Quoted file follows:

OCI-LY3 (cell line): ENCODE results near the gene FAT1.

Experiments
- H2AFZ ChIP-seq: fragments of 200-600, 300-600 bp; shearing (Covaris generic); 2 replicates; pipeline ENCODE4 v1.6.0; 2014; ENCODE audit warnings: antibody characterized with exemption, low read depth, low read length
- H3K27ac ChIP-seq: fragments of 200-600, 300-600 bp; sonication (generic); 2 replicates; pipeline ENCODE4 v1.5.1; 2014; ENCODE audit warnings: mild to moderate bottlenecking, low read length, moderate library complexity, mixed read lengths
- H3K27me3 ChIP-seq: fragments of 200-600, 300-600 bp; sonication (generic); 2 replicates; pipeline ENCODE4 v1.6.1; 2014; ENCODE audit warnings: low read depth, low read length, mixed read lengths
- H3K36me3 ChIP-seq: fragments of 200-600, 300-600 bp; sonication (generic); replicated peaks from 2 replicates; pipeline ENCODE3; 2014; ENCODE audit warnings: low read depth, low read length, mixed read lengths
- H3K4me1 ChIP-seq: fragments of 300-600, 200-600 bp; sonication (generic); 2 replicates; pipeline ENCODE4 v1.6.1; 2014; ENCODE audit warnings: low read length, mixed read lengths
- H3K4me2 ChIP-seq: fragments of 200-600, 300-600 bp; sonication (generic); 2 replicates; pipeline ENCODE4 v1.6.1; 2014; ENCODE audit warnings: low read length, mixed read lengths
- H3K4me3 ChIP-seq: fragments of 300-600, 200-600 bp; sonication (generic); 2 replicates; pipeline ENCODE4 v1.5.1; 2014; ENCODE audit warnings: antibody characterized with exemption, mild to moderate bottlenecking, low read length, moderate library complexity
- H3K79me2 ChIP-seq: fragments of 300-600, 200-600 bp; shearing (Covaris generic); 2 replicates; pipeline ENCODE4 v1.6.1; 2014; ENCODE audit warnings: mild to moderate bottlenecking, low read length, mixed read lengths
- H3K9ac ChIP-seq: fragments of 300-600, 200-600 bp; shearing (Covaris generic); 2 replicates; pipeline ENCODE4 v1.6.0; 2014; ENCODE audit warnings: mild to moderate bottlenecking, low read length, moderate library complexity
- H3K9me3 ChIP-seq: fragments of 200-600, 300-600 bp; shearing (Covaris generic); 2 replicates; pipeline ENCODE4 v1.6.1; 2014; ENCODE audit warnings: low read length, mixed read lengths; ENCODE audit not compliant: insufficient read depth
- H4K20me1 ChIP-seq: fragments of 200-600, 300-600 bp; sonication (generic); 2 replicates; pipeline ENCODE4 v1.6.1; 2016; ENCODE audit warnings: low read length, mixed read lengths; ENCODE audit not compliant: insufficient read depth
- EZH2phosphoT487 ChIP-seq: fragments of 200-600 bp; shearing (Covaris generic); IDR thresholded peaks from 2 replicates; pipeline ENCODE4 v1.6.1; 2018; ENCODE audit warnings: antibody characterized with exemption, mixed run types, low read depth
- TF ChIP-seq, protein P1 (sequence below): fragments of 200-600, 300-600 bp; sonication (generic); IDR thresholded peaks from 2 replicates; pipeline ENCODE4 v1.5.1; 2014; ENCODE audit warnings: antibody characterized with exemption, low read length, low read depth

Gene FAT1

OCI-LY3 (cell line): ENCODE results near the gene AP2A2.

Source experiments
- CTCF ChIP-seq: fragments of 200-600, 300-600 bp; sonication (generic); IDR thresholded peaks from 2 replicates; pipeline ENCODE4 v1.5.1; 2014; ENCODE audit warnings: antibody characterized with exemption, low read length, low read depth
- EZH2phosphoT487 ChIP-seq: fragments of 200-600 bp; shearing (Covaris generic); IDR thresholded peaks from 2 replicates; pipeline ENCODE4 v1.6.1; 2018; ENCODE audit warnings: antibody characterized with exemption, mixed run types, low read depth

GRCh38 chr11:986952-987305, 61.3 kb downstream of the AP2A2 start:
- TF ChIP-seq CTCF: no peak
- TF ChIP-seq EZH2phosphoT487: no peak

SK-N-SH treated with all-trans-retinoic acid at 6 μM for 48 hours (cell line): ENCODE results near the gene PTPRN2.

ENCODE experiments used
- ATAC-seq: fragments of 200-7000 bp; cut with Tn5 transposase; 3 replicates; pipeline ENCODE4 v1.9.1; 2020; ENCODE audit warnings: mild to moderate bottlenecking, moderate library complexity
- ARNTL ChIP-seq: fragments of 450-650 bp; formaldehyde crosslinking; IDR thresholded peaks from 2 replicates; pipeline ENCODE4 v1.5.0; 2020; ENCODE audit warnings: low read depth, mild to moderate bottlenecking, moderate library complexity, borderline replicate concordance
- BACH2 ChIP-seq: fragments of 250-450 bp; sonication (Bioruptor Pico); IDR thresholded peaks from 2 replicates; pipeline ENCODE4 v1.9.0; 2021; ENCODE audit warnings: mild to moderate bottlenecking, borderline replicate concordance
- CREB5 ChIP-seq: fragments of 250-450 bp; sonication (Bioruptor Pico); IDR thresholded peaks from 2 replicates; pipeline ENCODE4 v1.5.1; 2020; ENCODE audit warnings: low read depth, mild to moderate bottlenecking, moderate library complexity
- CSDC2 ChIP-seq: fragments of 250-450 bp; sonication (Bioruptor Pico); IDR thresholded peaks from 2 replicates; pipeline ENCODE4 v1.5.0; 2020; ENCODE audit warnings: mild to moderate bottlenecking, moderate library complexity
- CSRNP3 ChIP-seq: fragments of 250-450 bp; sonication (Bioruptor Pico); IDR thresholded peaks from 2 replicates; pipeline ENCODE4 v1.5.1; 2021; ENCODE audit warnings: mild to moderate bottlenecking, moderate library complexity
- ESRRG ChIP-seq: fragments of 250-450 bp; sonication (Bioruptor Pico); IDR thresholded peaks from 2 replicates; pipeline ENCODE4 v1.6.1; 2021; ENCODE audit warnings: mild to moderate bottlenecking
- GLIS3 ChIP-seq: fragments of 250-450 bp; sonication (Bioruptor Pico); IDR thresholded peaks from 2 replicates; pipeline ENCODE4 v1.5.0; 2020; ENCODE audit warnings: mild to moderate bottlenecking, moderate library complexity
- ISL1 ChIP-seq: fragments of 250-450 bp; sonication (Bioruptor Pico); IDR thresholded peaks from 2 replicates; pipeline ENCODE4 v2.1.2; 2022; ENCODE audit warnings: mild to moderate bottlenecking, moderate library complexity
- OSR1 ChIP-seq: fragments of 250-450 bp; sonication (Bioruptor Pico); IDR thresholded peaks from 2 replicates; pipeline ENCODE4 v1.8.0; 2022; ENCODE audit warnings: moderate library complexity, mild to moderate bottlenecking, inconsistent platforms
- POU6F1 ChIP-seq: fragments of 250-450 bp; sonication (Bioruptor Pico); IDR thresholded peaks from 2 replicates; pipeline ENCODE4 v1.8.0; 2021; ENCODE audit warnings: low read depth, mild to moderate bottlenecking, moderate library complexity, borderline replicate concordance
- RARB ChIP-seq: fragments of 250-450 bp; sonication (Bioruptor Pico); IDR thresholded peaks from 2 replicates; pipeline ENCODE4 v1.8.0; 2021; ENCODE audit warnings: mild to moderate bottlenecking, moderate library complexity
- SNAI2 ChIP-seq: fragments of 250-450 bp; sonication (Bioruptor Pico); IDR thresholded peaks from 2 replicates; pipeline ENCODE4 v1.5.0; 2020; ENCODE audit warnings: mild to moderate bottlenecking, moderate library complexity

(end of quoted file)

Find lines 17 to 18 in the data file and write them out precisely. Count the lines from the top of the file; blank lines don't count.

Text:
OCI-LY3 (cell line): ENCODE results near the gene AP2A2.

Source experiments